‘The Very Word of God Became Flesh’

Lent 2014: Readings from Augustine

According to the story told in Gen 26:1-11, Isaac went with his wife Rebecca to dwell for a while in Gerar. Afraid that the locals might kill him to gain his beautiful wife, Isaac passed her off as his sister. One day, however, Abimelech the king, seeing Isaac playing with Rebecca in a manner that a man should do only with his wife, discovers the truth about their relationship. (Gerhard von Rad comments: “Details are left to the reader’s imagination; the narrator veils it with an etymological allusion to Isaac’s name (yishaq-sahaq), ‘jest’” (Genesis, p. 266). Challenged by a Manichean to make sense of the tale, Augustine looks for and finds its messianic symbolism.

Some inquirer may ask what mystery is signified when the foreign king discovers Rebecca to be the wife of Isaac because he sees him playing with her. He would not have known this if he had not seen Isaac playing with Rebecca in a way that would have been improper with a woman not his wife. When holy married men act in this way, they don’t do so foolishly, but knowingly; in a way they’re lowering themselves to the weakness of the female sex as they say and do gentle and playful things, not weakening but tempering their manliness. But such behavior towards any woman except one’s wife would be disgraceful. I say this, which is a matter of proper conduct, lest someone hard and insensible find fault with that holy man because he was playing with his wife. Such inhuman human beings, if they see some serious man playfully chattering with his little children, pleasing and nourishing their nascent minds by his kind and attentive ease with them, they think he’s being silly. They forget how they themselves grew up and are ungrateful for it.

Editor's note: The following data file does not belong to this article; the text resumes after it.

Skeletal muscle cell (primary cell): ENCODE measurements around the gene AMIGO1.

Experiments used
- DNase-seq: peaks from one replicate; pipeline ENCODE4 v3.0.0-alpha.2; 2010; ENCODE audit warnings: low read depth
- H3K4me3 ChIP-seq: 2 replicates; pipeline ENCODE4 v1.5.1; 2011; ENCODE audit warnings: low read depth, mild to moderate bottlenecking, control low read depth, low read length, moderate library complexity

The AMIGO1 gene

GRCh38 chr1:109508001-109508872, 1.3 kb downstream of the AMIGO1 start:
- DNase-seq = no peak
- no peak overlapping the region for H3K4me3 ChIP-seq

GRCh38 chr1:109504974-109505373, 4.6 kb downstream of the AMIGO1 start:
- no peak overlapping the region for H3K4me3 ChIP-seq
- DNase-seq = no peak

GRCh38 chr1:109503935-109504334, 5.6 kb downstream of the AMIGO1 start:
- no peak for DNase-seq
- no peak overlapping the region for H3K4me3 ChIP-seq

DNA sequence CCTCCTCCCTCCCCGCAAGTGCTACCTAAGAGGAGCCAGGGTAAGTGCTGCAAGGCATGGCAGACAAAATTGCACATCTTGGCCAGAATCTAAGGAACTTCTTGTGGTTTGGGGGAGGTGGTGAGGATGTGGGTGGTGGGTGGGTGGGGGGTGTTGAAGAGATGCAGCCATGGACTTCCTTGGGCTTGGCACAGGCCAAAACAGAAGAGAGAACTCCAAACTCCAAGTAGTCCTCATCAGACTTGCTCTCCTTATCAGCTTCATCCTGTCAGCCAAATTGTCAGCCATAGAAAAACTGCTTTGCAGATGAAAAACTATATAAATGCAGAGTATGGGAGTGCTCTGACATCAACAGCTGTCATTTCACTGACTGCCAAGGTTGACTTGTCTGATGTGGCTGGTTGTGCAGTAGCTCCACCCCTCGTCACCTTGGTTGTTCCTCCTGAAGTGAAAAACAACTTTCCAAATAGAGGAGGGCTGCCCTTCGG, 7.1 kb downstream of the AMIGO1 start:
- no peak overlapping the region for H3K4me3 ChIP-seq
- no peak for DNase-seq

Now what it means for the mystery of Christ and the Church that so great a patriarch was playing with his wife and that their married relationship was discovered in this way anyone can see who ...  carefully studies in the Scriptures the secret of her Bridegroom. There he will find that for a time he concealed in the form of a slave the majesty by which he was in the form of God equal to his Father (Ph 2:6-7) so that feeble humanity might become capable of him and that in the same way he might accommodate himself to his wife. There’s nothing absurd, then, in fact it was a suitable anticipation of the future, that a prophet of God should indulge in fleshly play to gain his wife’s affection, since the very Word of God became flesh in order to dwell in us (Contra Faustum, 22, 46; PL 42).

About the Author

Rev. Joseph A. Komonchak, professor emeritus of the School of Theology and Religious Studies at the Catholic University of America, is a retired priest of the Archdiocese of New York.

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